Precedence of Selectors

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Precedence of Selectors

Precedence of Selectors

In the event that rules conflict:

  • The rule with the more specific selector takes precedence.
  • In the event that two selectors have the same specificity, the rule specified later in the document takes precedence.

Determining a Selector's Specificity

Note: This is important only for debugging; you'll almost never have to use it, except when you have conflicting styling declarations and can't figure out why one takes precedence over the other.

Imagine your selectors are stacked as follows with the ones on top having the highest specificity:Specificity

  1. Declarations in the style attribute have no selector and have the highest precedence.
  2. Selectors with id attributes (e.g., h1#foo {}) have the next highest precedence.
  3. Selectors with other attributes (e.g., h1.foo and a[target]) or pseudo-classes (e.g., a: hover) have the next highest precedence.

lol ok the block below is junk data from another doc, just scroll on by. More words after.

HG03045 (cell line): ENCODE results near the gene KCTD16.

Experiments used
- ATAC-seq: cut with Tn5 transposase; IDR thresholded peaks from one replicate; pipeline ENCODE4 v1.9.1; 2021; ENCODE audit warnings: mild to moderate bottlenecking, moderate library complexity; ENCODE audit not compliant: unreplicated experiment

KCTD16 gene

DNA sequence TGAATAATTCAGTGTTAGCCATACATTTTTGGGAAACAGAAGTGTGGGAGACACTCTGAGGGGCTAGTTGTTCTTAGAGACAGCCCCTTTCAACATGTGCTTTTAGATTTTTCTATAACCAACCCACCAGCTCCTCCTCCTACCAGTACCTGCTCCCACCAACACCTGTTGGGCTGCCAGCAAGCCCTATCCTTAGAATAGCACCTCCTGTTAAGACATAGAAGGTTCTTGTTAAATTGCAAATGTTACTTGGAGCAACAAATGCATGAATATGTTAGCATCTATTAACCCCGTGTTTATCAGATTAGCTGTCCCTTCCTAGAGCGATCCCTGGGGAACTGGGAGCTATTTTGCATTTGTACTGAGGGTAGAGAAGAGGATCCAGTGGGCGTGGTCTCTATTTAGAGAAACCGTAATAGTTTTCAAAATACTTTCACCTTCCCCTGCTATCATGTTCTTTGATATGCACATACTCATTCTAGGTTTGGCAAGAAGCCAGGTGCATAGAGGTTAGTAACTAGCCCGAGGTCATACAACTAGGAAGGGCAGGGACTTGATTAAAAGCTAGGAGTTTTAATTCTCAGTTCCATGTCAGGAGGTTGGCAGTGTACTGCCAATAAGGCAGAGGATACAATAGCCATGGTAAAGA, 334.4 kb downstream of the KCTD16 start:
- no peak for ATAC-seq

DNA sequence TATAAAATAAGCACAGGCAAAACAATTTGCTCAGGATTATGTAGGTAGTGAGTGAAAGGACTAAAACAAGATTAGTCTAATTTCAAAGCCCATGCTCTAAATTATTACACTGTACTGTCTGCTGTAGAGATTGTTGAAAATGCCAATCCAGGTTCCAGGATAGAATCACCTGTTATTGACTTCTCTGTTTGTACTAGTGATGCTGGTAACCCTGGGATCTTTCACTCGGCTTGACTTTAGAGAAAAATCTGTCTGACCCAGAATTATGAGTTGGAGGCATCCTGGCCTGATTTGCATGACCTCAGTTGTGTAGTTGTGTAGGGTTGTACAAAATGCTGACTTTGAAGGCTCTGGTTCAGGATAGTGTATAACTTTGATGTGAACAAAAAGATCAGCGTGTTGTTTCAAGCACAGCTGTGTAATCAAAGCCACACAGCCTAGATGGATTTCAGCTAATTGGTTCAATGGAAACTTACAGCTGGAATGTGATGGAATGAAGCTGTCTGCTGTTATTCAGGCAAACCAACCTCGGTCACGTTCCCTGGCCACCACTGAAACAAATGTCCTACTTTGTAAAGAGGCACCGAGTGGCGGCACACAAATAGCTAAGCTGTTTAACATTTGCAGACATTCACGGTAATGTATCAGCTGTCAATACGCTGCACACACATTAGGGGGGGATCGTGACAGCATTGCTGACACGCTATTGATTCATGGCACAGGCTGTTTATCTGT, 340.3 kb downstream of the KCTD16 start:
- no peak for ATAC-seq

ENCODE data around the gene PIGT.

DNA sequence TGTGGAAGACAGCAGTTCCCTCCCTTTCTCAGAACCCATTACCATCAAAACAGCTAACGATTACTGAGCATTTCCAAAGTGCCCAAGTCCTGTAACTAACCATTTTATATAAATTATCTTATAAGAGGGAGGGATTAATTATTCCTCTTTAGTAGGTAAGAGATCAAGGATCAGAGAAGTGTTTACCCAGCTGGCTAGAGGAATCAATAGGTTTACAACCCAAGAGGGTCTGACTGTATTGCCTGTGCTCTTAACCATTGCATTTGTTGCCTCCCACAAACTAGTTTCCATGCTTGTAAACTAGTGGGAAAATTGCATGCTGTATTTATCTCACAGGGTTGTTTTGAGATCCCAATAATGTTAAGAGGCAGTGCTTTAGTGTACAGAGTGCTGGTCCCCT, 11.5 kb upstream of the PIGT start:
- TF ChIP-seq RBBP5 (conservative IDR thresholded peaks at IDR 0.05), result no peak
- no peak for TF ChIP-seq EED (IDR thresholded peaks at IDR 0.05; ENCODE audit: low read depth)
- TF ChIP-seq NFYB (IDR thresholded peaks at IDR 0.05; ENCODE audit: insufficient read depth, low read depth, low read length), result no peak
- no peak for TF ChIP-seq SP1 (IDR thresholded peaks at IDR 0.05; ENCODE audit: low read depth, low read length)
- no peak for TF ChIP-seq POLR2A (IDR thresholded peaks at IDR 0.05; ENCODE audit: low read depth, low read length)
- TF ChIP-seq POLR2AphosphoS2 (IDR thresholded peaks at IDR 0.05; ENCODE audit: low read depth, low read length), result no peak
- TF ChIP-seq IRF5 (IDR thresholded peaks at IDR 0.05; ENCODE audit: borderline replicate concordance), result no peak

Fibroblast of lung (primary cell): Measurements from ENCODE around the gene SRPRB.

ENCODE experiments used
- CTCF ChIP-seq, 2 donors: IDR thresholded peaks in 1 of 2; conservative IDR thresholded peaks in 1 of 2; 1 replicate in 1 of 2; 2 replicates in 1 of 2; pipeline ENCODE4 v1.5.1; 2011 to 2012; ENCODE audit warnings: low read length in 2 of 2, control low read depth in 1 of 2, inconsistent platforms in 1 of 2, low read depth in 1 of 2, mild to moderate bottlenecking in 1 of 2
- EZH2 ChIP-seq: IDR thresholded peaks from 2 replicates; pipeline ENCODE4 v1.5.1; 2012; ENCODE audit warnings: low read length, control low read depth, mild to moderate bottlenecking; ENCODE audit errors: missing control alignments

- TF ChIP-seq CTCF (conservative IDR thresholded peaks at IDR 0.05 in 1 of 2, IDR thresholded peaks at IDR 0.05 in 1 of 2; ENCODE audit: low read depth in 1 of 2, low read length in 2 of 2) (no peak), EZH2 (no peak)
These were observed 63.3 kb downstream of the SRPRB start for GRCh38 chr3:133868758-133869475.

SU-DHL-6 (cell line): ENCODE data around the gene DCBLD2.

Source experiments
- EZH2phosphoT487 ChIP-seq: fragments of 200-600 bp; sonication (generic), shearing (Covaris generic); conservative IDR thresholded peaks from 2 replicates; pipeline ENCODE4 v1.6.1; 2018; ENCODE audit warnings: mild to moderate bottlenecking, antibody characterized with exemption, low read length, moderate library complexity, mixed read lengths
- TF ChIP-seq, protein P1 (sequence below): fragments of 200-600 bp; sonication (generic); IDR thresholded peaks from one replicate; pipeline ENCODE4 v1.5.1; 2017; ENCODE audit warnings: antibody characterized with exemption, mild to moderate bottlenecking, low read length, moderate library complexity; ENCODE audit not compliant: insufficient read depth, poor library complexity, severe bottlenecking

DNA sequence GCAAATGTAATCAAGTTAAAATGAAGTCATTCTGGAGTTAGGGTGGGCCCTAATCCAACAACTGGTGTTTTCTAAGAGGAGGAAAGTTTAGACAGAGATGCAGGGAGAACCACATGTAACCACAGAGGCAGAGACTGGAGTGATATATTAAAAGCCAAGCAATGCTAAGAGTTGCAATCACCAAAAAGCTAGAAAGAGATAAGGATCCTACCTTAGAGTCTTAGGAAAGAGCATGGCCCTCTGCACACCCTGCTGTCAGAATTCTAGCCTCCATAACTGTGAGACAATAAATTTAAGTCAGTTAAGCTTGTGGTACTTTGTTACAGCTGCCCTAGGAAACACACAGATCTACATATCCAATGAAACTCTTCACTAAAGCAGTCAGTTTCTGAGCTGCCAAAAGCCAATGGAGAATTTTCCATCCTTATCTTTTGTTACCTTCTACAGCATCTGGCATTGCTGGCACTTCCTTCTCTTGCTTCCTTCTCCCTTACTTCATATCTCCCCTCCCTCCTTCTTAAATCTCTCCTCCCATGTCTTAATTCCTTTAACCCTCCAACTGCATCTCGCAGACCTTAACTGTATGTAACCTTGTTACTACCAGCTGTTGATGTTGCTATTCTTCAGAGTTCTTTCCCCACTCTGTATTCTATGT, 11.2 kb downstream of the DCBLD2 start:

4. Selectors with element names (e.g., h1) but no other attributes have the next highest precedence.
  5. The universal selector (*) has the lowest precedence.

To figure out the exact specificity, follow this process:

  1. Start with 0,0,0,0.
  2. If the declaration is found in the style attribute, change the first digit to 1, giving you 1,0,0,0. In this case, you have the highest possible specificity and can stop calculating.
  3. For each time the condition in level 2 is met, add 1 to the second digit.
    • For example, for ol#foo li#bar add 2 (1 for each id), giving you 0,2,0,0.
      • Note: we're not counting when the conditions in the other levels are met here, just the condition for level 2.
  4. For each time the condition in level 3 is met, add 1 to the third digit.
    • For example, for ol#foo li#bar a[target] add 1, giving you 0,2,1,0.
      • Note: here we're only counting when the conditions in level 2 and 3 are met.
  5. For each time the condition in level 4 is met, add 1 to the fourth digit.
    • For example, for ol#foo li#bar a[target] add 3 (1 for each element name), giving you 0,2,1,3.
      • Note: here we're counting when the conditions in level 2, 3, and 4 are met.

When comparing two selectors' specificity, start with the left-most numbers. If one has a higher number than the other, than it is more specific. If they are the same, look to the next number and so on.

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